Friday, October 18, 2013
It’s back to square one for San Diego’s Christopher Martin. On Friday night at the Doubletree Hotel in Ontario, CA, Martin (27-3-3, 9 KOs) lost by an unanimous decision to Enrique “Cuate” Quevedo (15-6-1, 9 KOs) of San Pedro, CA in the evening’s eight round Main Event presented by Thompson Boxing Promotions.
All three judges had Quevedo winning every round except one.
The noticeable difference in the camps? Quevedo was euphoric after hearing the decision. For him, beating a boxer of Martin’s stature was like winning a world title.
For Martin, this was a fall from grace as he will now drop in the world rankings. Box Rec was the first to react dropping Martin like a hot potato to #79. Being more realistic, if Las Vegas were to get involved and post a betting line on Martin’s next fight, we’d likely see him ranked around #29 or 30. That means at present there are 28 or 29 super bantamweights that would be favored to beat Martin. You can’t be unreliable when you’re going after a world title and that’s the rub on the mercurial Mr. Martin.
On a four fight win streak since his unanimous decision loss to Luis Orlando Del Valle, Martin was never in this contest. Quevedo handedly outpointed Martin by applying steady pressure, landing consistent combinations and never letting up.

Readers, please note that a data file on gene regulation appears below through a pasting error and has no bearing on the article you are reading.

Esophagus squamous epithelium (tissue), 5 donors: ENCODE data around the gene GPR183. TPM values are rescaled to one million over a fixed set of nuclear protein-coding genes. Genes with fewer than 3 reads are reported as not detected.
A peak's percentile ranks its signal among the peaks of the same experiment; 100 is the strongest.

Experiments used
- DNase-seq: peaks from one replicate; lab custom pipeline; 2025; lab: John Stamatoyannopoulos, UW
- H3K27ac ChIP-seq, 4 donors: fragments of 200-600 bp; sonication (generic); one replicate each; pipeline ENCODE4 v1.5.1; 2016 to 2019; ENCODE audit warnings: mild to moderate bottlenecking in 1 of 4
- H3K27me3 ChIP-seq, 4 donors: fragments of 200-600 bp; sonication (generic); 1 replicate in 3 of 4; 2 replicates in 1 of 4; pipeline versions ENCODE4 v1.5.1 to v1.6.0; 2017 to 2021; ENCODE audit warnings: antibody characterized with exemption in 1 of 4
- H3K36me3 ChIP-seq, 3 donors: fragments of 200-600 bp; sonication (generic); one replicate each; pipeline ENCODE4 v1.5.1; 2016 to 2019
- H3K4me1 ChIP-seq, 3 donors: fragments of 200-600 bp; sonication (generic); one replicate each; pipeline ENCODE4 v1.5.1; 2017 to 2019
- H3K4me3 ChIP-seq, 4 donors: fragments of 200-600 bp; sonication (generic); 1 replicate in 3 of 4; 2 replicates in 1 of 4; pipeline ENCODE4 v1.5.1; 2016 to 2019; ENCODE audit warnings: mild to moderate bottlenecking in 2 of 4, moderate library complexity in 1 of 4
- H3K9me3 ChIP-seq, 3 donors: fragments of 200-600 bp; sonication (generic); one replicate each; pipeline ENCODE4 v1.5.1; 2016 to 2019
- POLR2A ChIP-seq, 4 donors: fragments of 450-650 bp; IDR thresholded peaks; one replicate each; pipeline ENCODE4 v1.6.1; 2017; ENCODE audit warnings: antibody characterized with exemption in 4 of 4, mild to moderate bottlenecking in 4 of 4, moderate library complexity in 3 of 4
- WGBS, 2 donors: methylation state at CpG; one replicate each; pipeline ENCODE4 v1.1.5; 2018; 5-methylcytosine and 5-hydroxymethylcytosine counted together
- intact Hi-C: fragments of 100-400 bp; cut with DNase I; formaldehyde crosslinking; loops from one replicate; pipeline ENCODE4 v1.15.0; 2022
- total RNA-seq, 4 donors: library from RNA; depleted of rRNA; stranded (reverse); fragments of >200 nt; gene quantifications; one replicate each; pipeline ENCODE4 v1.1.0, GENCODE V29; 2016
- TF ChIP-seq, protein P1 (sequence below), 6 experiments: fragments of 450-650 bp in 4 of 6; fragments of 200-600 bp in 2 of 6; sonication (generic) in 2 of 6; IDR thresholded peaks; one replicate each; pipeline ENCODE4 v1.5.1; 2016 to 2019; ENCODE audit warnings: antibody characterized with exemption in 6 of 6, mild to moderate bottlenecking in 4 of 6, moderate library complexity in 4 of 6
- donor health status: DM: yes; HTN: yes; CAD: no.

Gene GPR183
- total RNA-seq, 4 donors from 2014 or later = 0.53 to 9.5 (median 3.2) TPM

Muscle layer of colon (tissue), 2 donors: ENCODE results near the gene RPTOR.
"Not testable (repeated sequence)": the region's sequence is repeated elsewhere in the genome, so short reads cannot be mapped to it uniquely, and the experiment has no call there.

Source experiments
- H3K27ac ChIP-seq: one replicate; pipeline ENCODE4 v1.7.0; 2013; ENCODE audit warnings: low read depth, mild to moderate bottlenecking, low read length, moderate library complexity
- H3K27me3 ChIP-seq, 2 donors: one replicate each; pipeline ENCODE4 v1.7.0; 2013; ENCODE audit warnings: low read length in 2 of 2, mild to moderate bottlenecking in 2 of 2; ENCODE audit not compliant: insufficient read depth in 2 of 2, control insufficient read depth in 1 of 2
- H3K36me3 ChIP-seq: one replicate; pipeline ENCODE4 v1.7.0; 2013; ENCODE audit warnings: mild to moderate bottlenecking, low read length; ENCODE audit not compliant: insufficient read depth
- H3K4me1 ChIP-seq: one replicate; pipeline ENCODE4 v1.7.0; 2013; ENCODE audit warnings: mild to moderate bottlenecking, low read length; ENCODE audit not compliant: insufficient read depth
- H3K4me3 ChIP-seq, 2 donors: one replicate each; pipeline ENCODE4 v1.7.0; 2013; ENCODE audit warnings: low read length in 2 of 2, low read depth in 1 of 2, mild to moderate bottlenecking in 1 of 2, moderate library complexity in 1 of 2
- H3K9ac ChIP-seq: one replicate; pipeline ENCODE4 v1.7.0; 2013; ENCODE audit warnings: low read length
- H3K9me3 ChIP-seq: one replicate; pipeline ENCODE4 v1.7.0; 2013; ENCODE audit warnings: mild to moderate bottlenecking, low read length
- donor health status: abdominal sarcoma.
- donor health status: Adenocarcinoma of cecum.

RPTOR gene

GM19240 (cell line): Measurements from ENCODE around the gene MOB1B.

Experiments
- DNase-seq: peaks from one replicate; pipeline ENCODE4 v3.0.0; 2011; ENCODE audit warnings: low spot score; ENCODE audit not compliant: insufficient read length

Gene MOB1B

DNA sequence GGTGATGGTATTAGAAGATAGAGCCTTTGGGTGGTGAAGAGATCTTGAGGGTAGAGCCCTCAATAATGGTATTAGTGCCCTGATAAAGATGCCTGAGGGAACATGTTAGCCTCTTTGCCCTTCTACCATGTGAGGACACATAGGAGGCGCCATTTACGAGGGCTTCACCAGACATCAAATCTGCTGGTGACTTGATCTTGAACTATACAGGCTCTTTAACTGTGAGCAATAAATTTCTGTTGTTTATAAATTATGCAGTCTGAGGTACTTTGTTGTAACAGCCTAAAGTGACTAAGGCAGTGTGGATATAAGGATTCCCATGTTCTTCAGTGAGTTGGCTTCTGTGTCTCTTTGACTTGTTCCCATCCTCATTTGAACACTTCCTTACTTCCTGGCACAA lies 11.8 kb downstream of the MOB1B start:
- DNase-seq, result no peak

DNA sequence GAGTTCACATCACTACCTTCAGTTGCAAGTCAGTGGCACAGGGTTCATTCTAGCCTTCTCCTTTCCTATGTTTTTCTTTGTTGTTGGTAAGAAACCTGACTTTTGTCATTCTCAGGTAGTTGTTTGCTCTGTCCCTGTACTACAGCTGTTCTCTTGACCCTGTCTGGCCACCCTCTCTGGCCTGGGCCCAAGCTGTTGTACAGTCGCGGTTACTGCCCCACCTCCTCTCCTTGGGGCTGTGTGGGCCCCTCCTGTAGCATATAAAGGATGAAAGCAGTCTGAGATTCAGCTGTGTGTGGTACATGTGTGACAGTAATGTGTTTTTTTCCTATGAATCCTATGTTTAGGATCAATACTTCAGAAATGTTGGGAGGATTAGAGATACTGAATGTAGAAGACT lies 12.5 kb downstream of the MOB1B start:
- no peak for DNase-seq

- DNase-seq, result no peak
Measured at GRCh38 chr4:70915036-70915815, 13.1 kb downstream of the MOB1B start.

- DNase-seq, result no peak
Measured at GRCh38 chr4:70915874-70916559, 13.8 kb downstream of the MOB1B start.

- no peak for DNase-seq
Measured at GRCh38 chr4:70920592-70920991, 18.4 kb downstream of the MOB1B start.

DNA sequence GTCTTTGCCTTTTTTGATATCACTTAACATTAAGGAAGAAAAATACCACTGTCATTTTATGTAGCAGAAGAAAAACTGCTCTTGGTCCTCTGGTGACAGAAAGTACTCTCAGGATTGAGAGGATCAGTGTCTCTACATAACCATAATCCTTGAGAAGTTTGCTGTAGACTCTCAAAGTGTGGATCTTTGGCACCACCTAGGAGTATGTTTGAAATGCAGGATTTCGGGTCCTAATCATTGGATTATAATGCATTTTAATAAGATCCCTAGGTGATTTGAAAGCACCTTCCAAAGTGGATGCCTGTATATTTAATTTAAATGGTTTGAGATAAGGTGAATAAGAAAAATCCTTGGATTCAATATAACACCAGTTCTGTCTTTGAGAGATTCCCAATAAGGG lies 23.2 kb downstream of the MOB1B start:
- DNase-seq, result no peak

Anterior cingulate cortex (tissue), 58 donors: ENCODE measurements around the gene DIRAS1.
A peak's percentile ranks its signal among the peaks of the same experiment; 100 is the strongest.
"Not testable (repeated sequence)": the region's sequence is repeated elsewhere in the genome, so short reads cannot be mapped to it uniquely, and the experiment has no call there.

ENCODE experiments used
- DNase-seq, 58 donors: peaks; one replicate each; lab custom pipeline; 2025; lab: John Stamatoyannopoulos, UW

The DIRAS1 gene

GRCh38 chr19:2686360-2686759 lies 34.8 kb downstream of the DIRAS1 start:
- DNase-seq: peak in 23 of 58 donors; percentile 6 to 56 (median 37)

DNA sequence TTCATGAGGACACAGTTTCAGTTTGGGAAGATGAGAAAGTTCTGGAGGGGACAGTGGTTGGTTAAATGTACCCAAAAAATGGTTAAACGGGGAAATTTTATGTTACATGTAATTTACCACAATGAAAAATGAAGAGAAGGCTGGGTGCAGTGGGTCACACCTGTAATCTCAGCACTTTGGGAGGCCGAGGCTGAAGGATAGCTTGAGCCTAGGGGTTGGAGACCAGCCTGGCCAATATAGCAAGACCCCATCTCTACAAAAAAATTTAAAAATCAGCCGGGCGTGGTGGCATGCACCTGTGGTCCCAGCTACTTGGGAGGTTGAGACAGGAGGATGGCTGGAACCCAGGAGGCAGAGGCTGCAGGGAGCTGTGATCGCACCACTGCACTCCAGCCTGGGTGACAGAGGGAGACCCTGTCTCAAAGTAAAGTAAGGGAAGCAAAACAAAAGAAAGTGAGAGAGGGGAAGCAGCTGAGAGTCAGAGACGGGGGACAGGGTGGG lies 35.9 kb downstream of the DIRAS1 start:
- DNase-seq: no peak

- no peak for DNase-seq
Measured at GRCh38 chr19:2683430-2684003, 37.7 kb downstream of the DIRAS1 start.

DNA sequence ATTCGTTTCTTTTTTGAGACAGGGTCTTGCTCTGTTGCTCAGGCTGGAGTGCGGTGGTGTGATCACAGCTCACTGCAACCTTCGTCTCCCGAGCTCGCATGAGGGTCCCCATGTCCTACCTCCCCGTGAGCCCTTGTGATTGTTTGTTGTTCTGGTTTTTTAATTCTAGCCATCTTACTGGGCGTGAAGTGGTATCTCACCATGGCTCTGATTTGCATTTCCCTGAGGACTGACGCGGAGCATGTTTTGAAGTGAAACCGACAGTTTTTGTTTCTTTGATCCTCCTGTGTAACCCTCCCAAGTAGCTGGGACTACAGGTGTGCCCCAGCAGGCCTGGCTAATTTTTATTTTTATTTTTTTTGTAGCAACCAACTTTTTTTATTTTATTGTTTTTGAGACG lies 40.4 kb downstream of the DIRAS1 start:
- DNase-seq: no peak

Overall, it was a very disappointing performance by Martin. When covering up, he resembled one of those fretful boxers on a comeback after a two to three year layoff. On occasion, he’d be himself and land a masterful combination. In both the seventh and eighth rounds he even went with the desperation, but off target, overhand right in an attempt to land the miracle KO punch.
Quevedo’s best round turned out to be the fourth. In that round, a multitude of punches rained down on Martin. It must have felt like a hailstorm. Everything that Quevedo threw, landed. A standing eight count was certainly a strong possibility. Martin showed remarkable toughness as these punches kept landing. Near the end of this disastrous round, Martin confounded everyone by mounting a mini-comeback in which he landed his own unanswered blows.
Then we saw swelling under Martin’s right eye as they closed out the sixth. By this time, Martin had heard the harangues of everyone, his fans, friends, trainer, manager, even his promoter spoke out. They were all pleading, “You got to win these final two rounds!” The more objective fight fan knew better; only a knockout would secure the win.
Until that final bell, Quevedo kept up the pressure and often scored with these head snapping jabs and straight rights. Even after Martin landed a hard right to cause Quevedo’s nose to bleed, nothing would deter his opponent from matching or bettering Martin’s output.
All three judges scored the bout the same, 79-73 for Quevedo.
The Co-main event, featuring super bantamweights Juan Ramon “Pochito” Reyes (10-1-2, 1 KO) of Bell Gardens, CA and Daniel “The Baby Face Assassin” Roman (8-2-1, 3 KOs) Garden Grove, CA, was also a thriller. Most people were saying it was “the bout of the night.” Both of these gents went nonstop landing these hard shots to the head with many rounds too close to call.